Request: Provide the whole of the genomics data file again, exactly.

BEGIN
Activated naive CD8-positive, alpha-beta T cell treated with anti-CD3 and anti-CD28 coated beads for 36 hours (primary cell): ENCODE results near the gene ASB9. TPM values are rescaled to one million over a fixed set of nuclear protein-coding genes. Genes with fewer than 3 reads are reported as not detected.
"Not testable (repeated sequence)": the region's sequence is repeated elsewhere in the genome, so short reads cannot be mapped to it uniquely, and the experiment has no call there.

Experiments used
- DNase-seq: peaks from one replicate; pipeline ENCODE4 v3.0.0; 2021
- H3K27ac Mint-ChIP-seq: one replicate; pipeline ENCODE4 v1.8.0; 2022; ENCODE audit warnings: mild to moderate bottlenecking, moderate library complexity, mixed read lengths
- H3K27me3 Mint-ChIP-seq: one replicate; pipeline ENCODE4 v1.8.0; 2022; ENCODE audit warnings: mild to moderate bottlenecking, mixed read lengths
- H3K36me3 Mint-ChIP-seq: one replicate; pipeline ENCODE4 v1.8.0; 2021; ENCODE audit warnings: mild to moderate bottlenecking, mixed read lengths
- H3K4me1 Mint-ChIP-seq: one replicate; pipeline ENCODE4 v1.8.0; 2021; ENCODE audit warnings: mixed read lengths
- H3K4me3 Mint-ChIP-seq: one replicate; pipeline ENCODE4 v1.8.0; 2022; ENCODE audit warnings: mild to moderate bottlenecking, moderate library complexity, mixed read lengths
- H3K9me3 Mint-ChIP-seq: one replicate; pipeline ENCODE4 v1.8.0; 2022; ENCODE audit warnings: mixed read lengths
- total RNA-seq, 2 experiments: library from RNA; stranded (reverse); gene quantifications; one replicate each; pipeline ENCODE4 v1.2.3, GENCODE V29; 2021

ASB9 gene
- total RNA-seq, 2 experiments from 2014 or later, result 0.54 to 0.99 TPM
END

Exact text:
Activated naive CD8-positive, alpha-beta T cell treated with anti-CD3 and anti-CD28 coated beads for 36 hours (primary cell): ENCODE results near the gene ASB9. TPM values are rescaled to one million over a fixed set of nuclear protein-coding genes. Genes with fewer than 3 reads are reported as not detected.
"Not testable (repeated sequence)": the region's sequence is repeated elsewhere in the genome, so short reads cannot be mapped to it uniquely, and the experiment has no call there.

Experiments used
- DNase-seq: peaks from one replicate; pipeline ENCODE4 v3.0.0; 2021
- H3K27ac Mint-ChIP-seq: one replicate; pipeline ENCODE4 v1.8.0; 2022; ENCODE audit warnings: mild to moderate bottlenecking, moderate library complexity, mixed read lengths
- H3K27me3 Mint-ChIP-seq: one replicate; pipeline ENCODE4 v1.8.0; 2022; ENCODE audit warnings: mild to moderate bottlenecking, mixed read lengths
- H3K36me3 Mint-ChIP-seq: one replicate; pipeline ENCODE4 v1.8.0; 2021; ENCODE audit warnings: mild to moderate bottlenecking, mixed read lengths
- H3K4me1 Mint-ChIP-seq: one replicate; pipeline ENCODE4 v1.8.0; 2021; ENCODE audit warnings: mixed read lengths
- H3K4me3 Mint-ChIP-seq: one replicate; pipeline ENCODE4 v1.8.0; 2022; ENCODE audit warnings: mild to moderate bottlenecking, moderate library complexity, mixed read lengths
- H3K9me3 Mint-ChIP-seq: one replicate; pipeline ENCODE4 v1.8.0; 2022; ENCODE audit warnings: mixed read lengths
- total RNA-seq, 2 experiments: library from RNA; stranded (reverse); gene quantifications; one replicate each; pipeline ENCODE4 v1.2.3, GENCODE V29; 2021

ASB9 gene
- total RNA-seq, 2 experiments from 2014 or later, result 0.54 to 0.99 TPM